Kenneth Noronha, LLB (Law)
Here’s a sweeping, potentially controversial, and wholly amusing statement: people who exist on political extremes do so only because they have no sense of perspective. No, the Tories aren’t all trying to steal your welfare to build estates made of gilded peasant children. By the same virtue, the Greens aren’t all attempting to replace actual medicine with homeopathy. Politics, doesn’t have to exist in the extremes. But between anarchists and people who think fluorinated water and GM crops will kill all the Nature forever or those who comment about ‘all these bloody foreigners’, it certainly looks like we’re pretty close to the edge. Taking into account these facts, I’ve spent some damn good time thinking about it and I’ve come to the conclusion that I’ll probably be voting Tory come next year. It looks like my private school background has finally decided to rear its ugly, Armani-clad head.
I always thought of myself as liberal and left-wing. I will readily admit the term ‘champagne socialist’ is probably applicable to me on some level, though really I prefer Prosecco, it’s just a lot fresher. Does that really make my political views any less valid? François Hollande was criticised once for being a multimillionaire socialist – a hypocrite, obviously! If these people were actually socialists they would redistribute their income to everyone until perfect equality was achieved. They’re ivory tower liberals, eating their caviar whilst sobbing into €500 notes that garçon must later retrieve for dry-cleaning.
I want to address the inherent contradiction in the phrase “rich socialist”. Immediate redistribution of income would be one of the stupidest things a politician that self-defines as ‘socialist’ could do. A handful of extra Euros- because let us be clear, that is what it would be if a small number of wealthy individuals divvied up their cash and spread it around- into every Frenchman’s pocket will not serve to advance and improve the lives of Joe Public any more than urinating in the general direction of a forest fire will serve to put it out.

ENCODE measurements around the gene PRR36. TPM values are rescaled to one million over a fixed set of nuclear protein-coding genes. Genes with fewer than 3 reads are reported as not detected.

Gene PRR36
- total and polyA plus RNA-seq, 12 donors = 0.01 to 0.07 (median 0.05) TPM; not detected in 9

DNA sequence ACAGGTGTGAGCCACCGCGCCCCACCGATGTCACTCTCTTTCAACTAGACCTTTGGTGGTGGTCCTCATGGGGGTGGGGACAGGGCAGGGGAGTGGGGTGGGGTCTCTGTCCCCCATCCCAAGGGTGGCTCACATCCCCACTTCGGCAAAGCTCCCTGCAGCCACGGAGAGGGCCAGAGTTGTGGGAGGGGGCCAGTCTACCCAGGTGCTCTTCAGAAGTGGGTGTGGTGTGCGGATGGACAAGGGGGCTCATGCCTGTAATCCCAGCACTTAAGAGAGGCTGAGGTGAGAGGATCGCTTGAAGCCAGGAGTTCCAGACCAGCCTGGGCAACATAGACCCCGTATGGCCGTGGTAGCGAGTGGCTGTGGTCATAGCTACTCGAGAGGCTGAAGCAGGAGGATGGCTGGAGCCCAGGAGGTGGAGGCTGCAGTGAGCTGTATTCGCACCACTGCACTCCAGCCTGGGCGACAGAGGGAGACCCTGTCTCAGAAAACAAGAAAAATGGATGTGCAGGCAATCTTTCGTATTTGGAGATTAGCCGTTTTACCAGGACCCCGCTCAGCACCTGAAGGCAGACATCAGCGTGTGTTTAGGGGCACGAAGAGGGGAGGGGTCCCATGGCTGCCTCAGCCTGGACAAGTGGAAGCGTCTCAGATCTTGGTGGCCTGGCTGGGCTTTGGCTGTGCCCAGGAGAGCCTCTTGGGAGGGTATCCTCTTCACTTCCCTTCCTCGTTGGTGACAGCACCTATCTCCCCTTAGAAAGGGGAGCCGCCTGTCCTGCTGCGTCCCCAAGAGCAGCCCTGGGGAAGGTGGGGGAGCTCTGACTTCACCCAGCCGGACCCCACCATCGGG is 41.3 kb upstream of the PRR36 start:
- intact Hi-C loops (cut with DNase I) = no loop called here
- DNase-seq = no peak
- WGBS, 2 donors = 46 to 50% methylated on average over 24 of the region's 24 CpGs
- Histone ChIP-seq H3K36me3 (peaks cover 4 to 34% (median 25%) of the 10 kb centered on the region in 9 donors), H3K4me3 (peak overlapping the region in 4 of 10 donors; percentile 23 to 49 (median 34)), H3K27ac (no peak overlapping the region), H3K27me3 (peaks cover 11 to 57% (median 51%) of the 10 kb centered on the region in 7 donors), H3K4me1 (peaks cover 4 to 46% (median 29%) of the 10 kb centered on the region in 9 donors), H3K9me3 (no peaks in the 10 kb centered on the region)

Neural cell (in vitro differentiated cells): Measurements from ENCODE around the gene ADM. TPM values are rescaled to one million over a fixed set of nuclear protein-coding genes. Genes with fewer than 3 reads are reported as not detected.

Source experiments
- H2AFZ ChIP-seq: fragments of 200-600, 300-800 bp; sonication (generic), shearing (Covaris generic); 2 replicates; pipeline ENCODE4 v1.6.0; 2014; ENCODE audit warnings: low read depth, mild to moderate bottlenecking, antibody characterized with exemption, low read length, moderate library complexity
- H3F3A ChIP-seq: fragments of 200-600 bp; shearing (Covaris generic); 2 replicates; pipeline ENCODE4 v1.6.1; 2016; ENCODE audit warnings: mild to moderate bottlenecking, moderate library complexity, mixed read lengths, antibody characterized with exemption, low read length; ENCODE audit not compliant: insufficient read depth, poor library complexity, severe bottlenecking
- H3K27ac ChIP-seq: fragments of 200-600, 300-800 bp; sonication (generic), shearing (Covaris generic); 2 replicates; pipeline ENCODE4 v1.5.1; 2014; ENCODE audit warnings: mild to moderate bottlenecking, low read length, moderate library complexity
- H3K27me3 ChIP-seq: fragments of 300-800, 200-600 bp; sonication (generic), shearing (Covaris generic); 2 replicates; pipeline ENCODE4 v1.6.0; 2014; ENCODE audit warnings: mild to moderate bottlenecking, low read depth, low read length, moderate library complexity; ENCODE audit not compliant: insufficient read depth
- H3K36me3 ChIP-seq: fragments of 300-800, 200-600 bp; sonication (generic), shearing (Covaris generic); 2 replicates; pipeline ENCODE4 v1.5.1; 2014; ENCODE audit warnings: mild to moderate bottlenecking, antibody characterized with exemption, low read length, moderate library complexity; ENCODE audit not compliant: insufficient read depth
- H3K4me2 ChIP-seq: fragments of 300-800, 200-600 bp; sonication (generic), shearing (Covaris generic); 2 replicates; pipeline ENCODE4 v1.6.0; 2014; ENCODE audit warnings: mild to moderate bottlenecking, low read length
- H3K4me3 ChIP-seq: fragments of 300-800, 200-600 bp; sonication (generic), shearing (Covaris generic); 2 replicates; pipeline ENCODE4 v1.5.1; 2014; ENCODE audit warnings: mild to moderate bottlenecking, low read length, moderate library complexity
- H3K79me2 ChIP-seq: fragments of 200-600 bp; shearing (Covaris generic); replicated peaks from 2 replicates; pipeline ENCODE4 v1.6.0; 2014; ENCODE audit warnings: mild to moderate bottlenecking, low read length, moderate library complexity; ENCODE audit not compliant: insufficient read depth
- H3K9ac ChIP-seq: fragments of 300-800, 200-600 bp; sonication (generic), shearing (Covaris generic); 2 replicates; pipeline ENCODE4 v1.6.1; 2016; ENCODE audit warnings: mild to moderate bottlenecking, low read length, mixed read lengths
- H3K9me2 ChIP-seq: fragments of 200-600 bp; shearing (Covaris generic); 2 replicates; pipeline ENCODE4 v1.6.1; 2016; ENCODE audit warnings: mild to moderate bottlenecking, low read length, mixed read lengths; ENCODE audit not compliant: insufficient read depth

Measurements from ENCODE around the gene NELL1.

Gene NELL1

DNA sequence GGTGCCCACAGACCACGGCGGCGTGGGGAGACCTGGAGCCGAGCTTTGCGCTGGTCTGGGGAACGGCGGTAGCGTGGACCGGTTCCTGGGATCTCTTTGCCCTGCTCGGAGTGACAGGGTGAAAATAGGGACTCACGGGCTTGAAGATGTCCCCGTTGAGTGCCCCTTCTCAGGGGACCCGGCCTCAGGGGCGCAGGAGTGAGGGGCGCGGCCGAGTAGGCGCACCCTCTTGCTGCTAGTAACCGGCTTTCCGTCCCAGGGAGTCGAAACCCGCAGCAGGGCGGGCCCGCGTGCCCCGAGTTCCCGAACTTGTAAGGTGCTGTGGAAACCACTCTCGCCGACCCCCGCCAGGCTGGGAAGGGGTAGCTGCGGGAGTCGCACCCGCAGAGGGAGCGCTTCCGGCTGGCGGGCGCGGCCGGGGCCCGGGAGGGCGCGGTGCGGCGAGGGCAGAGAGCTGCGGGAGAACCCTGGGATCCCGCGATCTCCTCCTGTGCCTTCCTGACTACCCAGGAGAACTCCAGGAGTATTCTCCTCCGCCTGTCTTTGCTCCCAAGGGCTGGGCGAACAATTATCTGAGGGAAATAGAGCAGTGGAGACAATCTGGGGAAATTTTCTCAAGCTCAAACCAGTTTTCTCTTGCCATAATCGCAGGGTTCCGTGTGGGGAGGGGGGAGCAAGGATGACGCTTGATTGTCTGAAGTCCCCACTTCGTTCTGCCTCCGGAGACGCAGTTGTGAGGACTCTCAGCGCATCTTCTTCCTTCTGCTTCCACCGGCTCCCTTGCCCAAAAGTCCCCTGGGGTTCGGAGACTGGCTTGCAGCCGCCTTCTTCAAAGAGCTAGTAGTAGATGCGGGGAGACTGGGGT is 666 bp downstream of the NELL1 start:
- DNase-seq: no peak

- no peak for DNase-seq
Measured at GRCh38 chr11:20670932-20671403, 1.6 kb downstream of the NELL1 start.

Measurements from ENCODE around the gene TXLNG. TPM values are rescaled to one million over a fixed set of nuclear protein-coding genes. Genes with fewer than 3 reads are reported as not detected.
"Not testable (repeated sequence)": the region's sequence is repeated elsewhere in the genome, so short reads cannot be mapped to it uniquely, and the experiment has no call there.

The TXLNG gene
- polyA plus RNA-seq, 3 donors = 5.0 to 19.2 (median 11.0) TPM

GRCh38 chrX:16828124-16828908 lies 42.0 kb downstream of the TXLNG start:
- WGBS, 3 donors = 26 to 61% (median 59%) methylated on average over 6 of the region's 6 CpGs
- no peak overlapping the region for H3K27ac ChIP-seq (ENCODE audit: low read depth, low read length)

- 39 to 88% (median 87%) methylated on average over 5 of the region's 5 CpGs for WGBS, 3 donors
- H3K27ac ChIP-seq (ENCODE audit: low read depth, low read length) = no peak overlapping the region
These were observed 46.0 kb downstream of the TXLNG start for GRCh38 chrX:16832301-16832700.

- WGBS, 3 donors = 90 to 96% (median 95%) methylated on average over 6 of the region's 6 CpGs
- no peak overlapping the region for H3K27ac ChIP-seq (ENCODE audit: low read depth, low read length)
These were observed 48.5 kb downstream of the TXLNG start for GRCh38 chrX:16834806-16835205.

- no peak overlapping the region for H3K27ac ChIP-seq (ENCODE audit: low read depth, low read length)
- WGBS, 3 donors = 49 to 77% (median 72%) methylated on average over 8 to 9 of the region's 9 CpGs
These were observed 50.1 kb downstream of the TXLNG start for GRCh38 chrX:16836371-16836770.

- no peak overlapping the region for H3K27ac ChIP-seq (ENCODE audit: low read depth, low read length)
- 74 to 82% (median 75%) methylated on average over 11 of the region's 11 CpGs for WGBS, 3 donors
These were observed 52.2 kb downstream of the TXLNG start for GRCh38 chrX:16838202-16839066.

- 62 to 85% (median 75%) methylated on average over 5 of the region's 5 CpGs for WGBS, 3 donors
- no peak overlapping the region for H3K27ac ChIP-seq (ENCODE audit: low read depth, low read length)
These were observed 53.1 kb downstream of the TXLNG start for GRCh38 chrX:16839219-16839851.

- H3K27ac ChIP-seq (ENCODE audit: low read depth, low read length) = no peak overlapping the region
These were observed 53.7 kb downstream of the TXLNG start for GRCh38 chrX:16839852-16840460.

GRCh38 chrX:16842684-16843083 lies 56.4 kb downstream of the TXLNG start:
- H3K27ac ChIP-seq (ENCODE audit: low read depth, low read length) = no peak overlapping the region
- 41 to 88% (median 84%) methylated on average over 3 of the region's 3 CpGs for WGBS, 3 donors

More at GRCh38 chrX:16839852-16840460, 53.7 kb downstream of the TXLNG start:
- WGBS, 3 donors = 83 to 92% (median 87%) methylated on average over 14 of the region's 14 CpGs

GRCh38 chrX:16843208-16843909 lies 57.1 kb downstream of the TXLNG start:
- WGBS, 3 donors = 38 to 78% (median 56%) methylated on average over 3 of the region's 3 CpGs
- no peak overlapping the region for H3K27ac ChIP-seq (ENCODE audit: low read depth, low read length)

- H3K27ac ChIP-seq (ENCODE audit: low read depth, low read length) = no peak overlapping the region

But then apparently I’m not liberal and left-wing enough, really. I still stand with Labour with regards to welfare, or at least I appear to support Labour’s policy on welfare more than any other party’s, but evidently that’s not all I have to do. In one of the latest Student Union emails there was a link to a Facebook event called “The (A)nti-social Centre EVICTION RESISTANCE” and I don’t know what to think about this. Obviously governments should be responsible for their populace, and if there isn’t enough social housing available to allow each and every person who needs it the opportunity and ability to sleep well at night then there is an obvious problem. By the same merits, though, illegally occupying property and territory that one has no legal recourse or rights to seems to me to be morally wrong.
The argument in response to this is that ownership of property in general, and land in specific, is an artificial construction of a capitalism that should be abolished. For true equality and egalitarianism no man should own anything, but all things should be common property. I would point to the state of common property in some Dinwiddy kitchens as a reason to reconsider that idea in its entirety. Private ownership allows for private responsibility, because it is not possible to ensure that each individual in a community will be wholly and communally responsible.